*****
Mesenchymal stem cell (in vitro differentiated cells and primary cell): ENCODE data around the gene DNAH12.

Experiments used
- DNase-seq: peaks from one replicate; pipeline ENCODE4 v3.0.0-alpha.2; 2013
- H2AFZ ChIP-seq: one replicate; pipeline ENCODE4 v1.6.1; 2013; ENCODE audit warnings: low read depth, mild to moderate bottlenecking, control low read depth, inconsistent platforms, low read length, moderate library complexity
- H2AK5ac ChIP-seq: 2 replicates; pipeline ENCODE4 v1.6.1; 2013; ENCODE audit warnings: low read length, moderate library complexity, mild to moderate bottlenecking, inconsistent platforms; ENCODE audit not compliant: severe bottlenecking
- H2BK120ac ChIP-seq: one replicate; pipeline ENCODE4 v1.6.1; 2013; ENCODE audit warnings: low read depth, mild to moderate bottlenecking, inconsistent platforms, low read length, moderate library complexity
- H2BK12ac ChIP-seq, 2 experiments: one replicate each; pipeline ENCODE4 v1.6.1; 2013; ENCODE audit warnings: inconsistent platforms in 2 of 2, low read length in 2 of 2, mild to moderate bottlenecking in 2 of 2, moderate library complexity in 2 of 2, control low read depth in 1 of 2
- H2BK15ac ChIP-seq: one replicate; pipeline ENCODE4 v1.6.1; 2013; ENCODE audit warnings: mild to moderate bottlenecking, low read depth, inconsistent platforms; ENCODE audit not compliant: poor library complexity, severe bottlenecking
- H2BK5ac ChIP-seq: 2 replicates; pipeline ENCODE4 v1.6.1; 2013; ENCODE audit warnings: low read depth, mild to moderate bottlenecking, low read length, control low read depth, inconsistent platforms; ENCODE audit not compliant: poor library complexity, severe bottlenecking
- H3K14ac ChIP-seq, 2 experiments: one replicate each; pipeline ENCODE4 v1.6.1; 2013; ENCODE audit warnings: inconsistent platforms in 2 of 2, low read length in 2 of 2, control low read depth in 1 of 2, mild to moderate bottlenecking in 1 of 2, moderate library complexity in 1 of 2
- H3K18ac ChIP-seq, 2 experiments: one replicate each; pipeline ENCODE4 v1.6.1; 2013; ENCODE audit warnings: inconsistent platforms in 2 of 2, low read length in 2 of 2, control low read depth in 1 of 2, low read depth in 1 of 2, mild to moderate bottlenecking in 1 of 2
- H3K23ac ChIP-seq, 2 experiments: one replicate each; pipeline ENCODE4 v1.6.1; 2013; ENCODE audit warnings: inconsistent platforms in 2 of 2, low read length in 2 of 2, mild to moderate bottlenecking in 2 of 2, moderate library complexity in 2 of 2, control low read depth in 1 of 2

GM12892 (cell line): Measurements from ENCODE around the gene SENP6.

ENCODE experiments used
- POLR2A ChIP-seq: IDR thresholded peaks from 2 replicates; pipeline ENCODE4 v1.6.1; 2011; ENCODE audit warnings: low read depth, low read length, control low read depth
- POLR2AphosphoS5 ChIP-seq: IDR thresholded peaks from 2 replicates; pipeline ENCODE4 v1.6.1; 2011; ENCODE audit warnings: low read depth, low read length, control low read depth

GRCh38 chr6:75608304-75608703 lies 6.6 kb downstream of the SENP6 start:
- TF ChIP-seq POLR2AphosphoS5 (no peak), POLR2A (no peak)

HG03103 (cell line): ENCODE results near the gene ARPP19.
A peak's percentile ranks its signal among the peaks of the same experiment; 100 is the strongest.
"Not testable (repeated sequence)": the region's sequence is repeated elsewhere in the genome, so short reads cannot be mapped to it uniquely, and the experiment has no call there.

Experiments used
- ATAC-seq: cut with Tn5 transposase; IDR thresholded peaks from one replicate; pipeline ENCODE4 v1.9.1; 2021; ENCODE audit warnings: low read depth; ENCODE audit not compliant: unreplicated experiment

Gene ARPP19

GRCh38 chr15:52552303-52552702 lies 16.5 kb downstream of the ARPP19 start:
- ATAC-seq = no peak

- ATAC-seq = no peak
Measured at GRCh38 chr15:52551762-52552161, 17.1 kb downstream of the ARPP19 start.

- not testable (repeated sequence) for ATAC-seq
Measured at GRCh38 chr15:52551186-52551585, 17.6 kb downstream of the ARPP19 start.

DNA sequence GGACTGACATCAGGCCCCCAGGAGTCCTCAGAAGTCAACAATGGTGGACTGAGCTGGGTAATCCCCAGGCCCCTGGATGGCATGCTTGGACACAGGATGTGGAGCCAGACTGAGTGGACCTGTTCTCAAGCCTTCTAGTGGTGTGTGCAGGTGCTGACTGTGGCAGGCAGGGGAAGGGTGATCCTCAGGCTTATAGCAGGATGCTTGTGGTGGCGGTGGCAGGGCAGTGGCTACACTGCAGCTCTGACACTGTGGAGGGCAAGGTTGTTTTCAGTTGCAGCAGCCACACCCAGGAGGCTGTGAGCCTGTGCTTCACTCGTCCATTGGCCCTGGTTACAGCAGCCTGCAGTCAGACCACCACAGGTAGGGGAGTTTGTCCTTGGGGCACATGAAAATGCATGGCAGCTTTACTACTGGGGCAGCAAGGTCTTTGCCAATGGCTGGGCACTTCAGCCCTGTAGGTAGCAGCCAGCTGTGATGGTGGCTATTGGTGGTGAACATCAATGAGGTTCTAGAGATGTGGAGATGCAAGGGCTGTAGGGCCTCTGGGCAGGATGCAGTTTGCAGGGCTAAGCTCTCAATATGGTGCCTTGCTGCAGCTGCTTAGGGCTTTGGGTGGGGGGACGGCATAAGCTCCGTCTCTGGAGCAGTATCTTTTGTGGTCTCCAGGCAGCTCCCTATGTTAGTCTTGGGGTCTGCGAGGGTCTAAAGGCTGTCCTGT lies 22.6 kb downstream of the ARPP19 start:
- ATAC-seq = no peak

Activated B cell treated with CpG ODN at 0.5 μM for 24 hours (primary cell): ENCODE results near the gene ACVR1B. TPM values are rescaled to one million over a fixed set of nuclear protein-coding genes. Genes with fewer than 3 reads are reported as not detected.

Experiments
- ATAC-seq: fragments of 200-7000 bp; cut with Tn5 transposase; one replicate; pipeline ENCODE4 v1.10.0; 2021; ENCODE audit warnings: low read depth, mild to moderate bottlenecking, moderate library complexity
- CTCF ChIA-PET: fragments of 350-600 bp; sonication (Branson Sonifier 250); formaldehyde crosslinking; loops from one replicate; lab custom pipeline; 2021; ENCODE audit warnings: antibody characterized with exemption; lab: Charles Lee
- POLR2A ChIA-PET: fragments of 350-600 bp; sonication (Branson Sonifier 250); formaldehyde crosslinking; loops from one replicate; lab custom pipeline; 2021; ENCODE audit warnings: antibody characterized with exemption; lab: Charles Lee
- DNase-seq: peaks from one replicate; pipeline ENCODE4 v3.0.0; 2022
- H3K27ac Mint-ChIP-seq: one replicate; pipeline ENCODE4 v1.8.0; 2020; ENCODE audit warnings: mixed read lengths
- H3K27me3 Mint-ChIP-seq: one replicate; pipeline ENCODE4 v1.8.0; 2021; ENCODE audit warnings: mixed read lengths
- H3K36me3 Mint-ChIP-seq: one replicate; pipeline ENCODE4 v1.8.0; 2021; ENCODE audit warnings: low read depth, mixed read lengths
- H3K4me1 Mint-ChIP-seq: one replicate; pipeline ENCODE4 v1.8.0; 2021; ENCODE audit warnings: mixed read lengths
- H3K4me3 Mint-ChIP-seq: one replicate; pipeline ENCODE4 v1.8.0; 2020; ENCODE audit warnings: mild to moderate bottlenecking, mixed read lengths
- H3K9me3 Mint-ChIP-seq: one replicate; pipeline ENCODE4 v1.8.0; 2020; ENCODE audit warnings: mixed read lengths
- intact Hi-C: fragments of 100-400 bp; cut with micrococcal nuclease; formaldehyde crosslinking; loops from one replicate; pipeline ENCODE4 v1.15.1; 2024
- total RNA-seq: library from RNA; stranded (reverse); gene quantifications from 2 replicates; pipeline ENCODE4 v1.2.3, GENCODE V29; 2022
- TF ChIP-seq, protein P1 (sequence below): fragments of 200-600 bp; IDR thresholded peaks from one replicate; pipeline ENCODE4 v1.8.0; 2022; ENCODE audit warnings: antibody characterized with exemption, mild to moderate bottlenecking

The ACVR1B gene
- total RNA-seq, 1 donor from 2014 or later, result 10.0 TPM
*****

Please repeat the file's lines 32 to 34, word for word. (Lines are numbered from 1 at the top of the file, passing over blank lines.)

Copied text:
- ATAC-seq = no peak

Activated B cell treated with CpG ODN at 0.5 μM for 24 hours (primary cell): ENCODE results near the gene ACVR1B. TPM values are rescaled to one million over a fixed set of nuclear protein-coding genes. Genes with fewer than 3 reads are reported as not detected.

Experiments